This post deals with managers new to a group of people where they have been given management responsibility for that group. Managers who have created a performing team shouldn’t need to go through the whole process written about here but it’s often of value to review team performance from time to time, in order to prevent stagnation.
Why the objective team?
As discussed previously in “Creating teams- the collective team”, there are three main categories of teams. Here I discuss what I call the Objective team; the people who, in essence, are responsible for ensuring that one’s objectives are achieved.
Organisational goals create objectives and those objectives cascade down through however many levels of management the organisational structure supports. Clear objectives provide a manager with what needs to be achieved, in turn that what needs to be connected to the why and the how and communicated effectively to the team…..but first there must be a team.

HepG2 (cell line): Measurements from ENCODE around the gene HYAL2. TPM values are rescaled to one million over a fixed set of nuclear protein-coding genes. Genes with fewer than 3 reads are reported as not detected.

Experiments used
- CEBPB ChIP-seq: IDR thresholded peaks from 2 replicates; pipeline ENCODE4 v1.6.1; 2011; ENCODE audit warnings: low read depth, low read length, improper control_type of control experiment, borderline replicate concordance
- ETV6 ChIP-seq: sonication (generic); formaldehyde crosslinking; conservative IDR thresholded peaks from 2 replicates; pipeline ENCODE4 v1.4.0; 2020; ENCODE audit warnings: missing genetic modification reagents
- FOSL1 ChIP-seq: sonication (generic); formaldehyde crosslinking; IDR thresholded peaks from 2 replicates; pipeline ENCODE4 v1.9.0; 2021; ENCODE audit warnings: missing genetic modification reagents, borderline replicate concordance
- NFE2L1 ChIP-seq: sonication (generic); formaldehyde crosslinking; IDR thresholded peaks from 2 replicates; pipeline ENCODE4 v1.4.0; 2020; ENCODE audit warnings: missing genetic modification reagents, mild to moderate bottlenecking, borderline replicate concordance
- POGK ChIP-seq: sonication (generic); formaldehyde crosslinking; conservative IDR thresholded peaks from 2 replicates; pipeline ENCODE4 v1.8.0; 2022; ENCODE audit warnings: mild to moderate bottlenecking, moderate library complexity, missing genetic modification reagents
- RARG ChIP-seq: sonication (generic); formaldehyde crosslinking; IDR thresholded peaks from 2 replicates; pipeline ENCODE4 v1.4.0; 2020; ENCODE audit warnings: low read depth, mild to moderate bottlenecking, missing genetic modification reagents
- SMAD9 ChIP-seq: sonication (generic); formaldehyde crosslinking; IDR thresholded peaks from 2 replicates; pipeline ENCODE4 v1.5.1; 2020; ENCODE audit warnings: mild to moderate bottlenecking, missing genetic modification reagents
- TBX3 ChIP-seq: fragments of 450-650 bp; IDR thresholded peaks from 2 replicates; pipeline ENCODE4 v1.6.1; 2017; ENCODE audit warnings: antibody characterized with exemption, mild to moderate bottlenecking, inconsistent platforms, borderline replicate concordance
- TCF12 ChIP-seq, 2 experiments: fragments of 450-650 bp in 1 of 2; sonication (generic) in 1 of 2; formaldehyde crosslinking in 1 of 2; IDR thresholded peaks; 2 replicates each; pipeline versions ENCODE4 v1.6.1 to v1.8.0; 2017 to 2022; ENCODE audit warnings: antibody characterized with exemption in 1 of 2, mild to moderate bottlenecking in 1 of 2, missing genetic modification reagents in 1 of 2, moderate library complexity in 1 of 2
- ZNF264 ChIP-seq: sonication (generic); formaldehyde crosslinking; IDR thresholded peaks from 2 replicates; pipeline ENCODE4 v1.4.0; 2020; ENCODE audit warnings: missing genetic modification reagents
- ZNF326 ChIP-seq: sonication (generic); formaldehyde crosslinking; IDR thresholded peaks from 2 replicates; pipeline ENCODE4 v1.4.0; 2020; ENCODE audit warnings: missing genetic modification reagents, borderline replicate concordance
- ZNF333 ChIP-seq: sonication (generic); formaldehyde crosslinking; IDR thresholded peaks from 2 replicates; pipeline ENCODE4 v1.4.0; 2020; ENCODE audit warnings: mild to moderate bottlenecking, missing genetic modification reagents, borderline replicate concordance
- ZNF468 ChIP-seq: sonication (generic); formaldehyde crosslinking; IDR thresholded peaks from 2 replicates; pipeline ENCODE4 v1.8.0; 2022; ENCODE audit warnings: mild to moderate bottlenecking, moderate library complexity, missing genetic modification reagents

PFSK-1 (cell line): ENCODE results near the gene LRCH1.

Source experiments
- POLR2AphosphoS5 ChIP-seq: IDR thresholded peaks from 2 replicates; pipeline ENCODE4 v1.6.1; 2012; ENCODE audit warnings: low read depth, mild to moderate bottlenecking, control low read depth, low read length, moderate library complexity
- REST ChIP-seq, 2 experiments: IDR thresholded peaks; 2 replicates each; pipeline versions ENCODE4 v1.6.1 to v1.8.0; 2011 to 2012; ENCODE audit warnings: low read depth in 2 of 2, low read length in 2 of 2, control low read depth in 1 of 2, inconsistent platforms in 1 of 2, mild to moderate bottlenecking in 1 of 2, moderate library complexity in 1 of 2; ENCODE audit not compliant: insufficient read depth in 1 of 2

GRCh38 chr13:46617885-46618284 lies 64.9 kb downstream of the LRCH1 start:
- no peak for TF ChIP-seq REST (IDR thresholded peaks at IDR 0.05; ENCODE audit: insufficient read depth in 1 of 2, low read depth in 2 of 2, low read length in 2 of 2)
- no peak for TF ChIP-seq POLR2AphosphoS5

As with any management task that requires people interaction, always begin with communication, even before the outset of the building process. It is a good starting point to understand what it is the team think is expected of them; what they understand as their “purpose” in the team. Very often team members will pull in different directions, due mainly to poor communication or misinterpretation of the message (or the fact that there hasn’t been a message). Ensure that the team objectives are clearly understood by all and that there is no misunderstanding or misinterpretation – create a common directive.
Communication is the instrument used to define clarity of the message but is also the mechanism to establish trust and credibility. I have written extensively about those attributes in earlier posts on culture (Business Culture – part 3&4), so I will not repeat here, I will merely reiterate the importance of communication.
A group isn’t a team